As a writer, I like this concept of putting our customers first and providing their answers before they ask the questions. In my opinion, that’s simply good business. As writers, our goal need to continue to provide what Google has been looking for: original, high-quality content.

While I have only touched on the impact of Google’s Hummingbird, Robin and I will be providing more information about the new bird in town in the weeks to come. If you have any specific questions, please feel free to ask.

What Do You Think? How do you feel about Google’s Hummingbird? Is creating user intended content something you have already been working on? Please let me know what you think by leaving a comment below.

Have a wonderful weekend everyone and I look forward to reading your comments.

Christine King is a staff writer at R & R Web Design LLC. She is passionate about writing and loves what blogging and businesses can achieve. Armed with her degree in social work, she brings the unique ability to motivate readers in every blog article she writes. She specializes in creating content and writing blog articles for a variety of businesses at R & R Web Design LLC.

36 comments on “How Does Google Hummingbird Impact Me As A Writer?
  1. Great article. Hope everyone who is a writer reads this. Even relevant for bloggers like me, not necessarilly in social media to know.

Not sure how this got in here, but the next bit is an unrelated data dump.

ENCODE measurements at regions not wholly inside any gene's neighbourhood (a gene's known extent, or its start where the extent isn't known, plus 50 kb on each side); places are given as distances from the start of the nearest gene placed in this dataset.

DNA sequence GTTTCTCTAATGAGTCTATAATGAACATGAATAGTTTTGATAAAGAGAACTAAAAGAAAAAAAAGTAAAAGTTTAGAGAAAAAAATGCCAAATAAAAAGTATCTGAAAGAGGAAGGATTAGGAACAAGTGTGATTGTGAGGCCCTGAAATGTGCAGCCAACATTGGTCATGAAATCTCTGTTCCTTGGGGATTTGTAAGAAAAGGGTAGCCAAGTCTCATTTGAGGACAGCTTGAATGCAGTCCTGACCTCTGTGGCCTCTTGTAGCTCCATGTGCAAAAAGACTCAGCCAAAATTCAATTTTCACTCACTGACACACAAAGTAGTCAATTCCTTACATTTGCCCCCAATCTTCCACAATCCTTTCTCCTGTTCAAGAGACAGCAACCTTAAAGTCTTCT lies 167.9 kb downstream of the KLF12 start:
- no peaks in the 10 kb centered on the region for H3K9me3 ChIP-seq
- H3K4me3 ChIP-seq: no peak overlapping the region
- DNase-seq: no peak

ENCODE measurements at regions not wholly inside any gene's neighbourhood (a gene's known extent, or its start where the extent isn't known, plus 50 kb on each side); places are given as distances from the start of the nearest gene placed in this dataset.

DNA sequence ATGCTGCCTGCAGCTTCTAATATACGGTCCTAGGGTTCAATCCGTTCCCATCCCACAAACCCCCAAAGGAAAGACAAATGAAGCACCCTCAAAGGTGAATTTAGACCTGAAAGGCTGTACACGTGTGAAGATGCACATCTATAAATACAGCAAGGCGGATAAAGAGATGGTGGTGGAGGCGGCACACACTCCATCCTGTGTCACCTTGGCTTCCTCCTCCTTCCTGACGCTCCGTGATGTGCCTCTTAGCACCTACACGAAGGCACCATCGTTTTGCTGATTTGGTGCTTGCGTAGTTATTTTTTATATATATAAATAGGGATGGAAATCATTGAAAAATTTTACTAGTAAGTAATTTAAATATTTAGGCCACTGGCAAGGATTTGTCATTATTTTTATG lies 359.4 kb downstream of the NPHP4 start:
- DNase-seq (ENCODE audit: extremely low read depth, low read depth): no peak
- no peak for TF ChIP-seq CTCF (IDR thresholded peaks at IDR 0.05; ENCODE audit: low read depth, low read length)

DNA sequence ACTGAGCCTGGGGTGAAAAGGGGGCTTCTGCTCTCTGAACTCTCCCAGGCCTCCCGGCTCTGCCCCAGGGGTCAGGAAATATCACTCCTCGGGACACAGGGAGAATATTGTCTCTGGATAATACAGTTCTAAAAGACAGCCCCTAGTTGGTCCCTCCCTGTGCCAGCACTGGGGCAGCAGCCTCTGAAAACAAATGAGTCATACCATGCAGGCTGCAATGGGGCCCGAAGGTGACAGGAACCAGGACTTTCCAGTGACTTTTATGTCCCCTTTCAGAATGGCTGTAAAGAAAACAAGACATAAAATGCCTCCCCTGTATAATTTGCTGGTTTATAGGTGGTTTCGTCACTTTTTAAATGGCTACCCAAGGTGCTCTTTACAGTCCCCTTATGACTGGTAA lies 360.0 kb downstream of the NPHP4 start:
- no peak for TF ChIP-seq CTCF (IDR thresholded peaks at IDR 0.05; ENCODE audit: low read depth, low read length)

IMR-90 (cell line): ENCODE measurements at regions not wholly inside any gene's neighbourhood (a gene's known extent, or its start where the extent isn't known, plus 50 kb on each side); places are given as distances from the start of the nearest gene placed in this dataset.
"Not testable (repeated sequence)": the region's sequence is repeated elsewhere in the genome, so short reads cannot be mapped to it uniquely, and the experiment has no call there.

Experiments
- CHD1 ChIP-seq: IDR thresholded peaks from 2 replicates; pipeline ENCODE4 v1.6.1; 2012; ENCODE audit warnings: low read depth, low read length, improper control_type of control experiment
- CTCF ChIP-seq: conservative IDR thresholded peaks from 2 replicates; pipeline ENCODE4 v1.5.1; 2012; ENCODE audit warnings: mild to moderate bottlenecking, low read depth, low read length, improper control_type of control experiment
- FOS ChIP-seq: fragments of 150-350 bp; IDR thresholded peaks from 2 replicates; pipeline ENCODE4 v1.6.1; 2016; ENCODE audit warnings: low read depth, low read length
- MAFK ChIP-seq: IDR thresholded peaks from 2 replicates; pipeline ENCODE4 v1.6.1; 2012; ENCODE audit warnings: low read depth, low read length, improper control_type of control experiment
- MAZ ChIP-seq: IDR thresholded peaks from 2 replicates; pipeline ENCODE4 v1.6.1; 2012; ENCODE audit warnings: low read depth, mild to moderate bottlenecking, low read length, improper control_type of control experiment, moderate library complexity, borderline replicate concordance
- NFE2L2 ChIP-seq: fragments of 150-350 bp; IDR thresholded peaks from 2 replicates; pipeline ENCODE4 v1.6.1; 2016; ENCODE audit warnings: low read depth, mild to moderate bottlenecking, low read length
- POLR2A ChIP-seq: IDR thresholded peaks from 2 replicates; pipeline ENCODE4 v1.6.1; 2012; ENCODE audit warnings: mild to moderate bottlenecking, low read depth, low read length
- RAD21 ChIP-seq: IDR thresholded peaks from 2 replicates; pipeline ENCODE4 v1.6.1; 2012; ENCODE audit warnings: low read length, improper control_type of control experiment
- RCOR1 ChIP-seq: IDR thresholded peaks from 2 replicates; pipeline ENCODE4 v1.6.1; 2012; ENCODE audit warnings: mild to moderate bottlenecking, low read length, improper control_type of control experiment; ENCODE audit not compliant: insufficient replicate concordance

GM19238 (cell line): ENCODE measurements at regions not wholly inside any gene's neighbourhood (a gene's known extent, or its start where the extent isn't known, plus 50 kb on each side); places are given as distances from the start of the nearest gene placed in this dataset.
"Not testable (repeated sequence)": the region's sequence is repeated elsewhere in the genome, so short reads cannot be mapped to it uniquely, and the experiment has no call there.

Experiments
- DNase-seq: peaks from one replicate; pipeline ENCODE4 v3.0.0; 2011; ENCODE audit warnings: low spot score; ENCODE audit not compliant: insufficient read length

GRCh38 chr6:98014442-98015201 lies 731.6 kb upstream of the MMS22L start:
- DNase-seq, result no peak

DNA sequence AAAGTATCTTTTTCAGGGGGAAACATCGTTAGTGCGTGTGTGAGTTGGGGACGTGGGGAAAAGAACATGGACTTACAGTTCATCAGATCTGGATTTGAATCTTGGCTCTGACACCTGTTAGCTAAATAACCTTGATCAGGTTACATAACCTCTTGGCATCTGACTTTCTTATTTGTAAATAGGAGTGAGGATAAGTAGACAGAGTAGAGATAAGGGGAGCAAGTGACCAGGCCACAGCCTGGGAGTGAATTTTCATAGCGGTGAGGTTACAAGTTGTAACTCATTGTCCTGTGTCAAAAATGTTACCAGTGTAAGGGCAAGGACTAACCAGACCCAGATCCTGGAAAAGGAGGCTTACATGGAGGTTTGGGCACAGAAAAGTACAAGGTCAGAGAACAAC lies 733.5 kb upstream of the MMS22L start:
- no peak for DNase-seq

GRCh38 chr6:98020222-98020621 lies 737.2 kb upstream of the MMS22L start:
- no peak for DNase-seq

2. kungphoo says:

    I look forward to reading about this more, as it impacts us greatly.

  3. Carele Belanger says:

    Well, thank you for this great information. I will have to read more about this for sure.

  4. Meli says:

    I love hummingbirds, so I can only see this as being a good thing. I look forward to your updates so I can stay informed of all the latest information.

  5. Although this is the first I’ve heard about Google’s Hummingbird I’m glad you wrote this article…for me. As an aspiring writer wanting to give my readers only the best of the best in the “success after 50” bracket in business it’s critical that I remain on top of my game for them. The only way I can do that and still have time to share my message of hope is to learn from experts like you and Robin…thank you for doing my homework for me on Hummingbird…

    • Carla,
      Thank you for sharing. I love your passion for bringing your customers the “best of the best”. It you are already thinking that way, Google’s Hummingbird will be easy for you.

  6. Kelly says:

    Its amazing how google changes things all the time.. I know nothing about hummingbird but my partner does here at work.. Thank goodness!

  7. OMGoodness, I must be living under a rock because I hadn’t heard of Google Hummingbird. Looking forward to your posts about it. Thanks for the heads up!

  8. Dawn Lanier says:

    Wow – this was interesting. I’ve not heard of Google’s Hummingbird before now. Your point that we should ‘frame our articles to answer the questions that our potential customers are asking’ only makes sense though. I’m glad I read this. I’m looking forward to learning more about ‘the new bird in town’.

  9. Gaynor Parke says:

    I actually like how Google is trying to eliminate “spammy” types of results when we search. Writing well constructed posts, relevant to the topic you are searching for is always a great thing. Loving the bird!

  10. Lorelle says: